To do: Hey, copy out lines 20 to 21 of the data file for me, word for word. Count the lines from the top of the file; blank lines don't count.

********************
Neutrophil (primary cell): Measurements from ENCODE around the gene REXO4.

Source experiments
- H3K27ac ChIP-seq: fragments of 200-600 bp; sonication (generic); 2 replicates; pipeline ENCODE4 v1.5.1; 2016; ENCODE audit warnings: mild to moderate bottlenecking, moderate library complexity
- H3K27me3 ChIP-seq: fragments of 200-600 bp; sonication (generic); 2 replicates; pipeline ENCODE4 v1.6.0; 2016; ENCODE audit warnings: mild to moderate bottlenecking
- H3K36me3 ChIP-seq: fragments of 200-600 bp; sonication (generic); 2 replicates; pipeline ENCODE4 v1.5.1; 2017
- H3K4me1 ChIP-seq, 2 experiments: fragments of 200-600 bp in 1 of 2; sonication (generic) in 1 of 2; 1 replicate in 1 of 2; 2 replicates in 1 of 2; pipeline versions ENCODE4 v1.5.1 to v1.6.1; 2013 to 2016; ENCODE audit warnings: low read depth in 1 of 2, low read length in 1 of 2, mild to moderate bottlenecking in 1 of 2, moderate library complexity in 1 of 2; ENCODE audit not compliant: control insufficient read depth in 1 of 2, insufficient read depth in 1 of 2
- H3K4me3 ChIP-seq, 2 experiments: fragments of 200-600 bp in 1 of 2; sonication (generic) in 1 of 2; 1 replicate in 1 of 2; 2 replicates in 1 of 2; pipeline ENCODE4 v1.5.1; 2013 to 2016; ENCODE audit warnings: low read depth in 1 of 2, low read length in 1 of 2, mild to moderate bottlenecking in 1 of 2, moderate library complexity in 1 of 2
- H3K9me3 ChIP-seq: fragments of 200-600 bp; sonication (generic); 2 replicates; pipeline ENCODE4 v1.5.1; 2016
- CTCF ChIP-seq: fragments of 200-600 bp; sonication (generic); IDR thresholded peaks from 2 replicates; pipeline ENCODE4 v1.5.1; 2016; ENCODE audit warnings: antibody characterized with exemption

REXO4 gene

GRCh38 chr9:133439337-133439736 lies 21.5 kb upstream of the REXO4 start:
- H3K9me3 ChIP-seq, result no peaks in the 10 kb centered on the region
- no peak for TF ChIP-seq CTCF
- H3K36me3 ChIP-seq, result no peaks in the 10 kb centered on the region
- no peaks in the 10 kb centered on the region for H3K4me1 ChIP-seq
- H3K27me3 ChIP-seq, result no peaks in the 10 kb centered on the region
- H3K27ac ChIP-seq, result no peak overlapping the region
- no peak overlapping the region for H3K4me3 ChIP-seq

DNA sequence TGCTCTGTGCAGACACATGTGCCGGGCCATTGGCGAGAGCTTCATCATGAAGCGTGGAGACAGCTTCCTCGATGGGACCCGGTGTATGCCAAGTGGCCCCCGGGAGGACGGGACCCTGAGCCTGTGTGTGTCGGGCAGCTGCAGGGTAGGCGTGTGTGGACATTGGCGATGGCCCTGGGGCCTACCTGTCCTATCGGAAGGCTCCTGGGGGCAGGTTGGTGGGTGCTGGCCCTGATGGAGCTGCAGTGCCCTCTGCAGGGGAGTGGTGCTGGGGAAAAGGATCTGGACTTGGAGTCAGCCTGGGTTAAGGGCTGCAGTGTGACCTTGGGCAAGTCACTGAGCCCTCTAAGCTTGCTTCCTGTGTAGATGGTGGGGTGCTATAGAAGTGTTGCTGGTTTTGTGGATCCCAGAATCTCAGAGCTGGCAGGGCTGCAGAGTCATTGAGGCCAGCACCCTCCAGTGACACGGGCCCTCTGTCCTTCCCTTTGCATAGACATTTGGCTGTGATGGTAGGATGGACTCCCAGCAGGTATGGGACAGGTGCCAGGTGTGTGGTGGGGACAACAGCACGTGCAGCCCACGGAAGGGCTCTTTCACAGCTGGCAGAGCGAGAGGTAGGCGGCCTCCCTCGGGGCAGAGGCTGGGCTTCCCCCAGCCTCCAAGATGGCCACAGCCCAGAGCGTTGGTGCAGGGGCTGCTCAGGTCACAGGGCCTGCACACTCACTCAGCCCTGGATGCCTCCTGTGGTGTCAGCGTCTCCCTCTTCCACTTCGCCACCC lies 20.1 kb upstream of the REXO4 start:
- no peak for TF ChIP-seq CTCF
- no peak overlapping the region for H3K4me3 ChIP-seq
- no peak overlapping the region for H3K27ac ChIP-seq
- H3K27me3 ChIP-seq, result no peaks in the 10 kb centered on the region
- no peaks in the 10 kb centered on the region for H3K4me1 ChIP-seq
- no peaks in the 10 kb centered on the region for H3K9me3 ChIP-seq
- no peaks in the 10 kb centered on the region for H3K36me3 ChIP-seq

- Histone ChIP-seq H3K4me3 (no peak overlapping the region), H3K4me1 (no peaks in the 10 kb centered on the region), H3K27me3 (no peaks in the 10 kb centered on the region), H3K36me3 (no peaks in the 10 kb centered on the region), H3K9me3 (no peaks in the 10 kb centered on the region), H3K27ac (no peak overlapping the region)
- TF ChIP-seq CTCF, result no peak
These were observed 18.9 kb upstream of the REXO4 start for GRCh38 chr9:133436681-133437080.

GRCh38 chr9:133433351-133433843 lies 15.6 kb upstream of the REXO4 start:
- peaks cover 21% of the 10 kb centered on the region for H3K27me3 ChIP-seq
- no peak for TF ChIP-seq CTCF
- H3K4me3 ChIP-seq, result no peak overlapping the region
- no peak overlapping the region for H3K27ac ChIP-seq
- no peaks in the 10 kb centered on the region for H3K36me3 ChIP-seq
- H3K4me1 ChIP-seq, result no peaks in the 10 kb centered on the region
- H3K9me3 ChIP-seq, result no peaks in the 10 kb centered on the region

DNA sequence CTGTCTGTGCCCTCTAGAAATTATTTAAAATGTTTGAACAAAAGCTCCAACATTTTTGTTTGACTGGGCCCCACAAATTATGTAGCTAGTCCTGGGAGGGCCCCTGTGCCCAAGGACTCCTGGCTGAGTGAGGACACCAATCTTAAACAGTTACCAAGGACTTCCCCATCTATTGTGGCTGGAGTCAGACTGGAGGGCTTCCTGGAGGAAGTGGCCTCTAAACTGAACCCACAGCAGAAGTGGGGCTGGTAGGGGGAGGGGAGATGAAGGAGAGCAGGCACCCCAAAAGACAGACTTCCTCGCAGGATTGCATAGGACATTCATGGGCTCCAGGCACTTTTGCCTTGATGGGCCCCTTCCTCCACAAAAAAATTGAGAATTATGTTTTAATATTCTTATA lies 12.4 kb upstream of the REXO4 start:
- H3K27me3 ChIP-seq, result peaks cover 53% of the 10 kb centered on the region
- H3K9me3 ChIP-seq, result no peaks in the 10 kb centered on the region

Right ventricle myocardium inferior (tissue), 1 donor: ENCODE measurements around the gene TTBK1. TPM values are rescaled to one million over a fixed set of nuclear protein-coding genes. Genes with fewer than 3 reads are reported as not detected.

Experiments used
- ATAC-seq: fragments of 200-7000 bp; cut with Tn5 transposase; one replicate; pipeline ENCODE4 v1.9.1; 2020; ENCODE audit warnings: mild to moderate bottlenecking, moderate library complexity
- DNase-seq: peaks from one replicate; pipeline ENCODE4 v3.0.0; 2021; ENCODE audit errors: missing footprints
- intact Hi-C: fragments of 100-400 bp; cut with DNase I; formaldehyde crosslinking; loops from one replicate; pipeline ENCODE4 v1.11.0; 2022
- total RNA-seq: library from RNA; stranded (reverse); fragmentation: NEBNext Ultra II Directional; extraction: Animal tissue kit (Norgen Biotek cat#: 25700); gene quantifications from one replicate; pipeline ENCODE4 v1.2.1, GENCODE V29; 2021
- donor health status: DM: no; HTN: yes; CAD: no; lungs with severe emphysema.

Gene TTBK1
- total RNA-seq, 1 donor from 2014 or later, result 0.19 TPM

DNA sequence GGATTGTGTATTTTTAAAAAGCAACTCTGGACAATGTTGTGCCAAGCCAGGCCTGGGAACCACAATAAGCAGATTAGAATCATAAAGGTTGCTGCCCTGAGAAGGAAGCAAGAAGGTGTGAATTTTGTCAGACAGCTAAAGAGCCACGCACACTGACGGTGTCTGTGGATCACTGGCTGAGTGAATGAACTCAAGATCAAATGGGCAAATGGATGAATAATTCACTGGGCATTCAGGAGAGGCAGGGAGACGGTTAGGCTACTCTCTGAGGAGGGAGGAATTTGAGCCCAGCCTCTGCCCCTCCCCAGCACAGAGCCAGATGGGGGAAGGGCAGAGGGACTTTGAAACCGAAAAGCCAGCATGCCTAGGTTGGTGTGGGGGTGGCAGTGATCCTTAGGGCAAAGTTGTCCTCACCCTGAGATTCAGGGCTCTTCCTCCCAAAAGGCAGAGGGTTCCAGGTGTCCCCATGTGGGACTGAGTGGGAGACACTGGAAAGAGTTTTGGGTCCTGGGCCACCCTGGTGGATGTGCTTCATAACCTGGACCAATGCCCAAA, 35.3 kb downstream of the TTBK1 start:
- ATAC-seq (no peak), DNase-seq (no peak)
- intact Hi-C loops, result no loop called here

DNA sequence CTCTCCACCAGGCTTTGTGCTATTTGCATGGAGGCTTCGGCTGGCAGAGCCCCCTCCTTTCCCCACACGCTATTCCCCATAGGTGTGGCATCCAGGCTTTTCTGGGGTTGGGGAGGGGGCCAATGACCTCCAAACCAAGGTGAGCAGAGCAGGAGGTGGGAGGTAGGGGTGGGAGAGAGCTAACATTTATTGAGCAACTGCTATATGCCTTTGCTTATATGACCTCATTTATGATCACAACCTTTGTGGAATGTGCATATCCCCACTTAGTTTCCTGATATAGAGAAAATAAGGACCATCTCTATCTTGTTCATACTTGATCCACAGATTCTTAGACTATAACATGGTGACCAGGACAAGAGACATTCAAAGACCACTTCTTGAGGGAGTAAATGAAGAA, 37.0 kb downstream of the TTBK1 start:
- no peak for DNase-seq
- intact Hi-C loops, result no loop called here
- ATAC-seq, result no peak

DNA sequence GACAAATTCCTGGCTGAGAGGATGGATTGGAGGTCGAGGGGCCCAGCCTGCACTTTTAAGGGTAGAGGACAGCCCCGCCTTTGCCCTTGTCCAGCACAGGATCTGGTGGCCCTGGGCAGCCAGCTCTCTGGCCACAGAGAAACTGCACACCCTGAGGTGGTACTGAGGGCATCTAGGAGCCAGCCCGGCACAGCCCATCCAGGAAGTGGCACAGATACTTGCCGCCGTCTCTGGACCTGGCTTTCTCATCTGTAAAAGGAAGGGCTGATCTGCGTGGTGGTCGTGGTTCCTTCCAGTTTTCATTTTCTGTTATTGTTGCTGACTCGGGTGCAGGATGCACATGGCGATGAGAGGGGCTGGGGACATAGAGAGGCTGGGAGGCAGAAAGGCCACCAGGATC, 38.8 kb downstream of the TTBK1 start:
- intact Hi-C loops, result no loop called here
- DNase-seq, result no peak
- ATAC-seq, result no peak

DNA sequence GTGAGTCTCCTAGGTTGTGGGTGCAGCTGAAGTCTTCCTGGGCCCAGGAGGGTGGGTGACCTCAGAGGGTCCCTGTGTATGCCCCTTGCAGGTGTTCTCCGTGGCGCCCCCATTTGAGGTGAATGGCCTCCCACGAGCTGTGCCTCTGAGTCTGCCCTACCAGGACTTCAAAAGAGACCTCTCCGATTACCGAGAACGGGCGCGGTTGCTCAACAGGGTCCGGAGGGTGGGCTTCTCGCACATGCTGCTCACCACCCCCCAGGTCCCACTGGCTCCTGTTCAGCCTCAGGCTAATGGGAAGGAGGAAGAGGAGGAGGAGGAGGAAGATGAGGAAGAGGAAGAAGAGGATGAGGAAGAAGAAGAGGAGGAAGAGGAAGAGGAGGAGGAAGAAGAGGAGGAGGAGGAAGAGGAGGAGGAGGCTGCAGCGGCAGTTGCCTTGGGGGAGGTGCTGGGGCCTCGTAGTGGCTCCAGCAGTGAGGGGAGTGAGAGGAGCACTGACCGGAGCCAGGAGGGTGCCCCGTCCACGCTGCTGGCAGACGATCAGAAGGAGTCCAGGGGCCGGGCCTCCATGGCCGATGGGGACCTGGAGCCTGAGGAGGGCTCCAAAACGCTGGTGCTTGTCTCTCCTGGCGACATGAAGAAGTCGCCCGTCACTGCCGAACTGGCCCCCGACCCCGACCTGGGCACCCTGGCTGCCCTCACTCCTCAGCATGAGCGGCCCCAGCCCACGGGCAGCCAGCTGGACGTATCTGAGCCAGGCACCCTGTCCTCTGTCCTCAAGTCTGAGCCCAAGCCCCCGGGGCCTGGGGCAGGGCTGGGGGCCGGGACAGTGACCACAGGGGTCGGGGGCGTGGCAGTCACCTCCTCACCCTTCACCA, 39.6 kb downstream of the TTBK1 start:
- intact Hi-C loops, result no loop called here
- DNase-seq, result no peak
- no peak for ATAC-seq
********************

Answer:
- no peak for TF ChIP-seq CTCF
- no peak overlapping the region for H3K4me3 ChIP-seq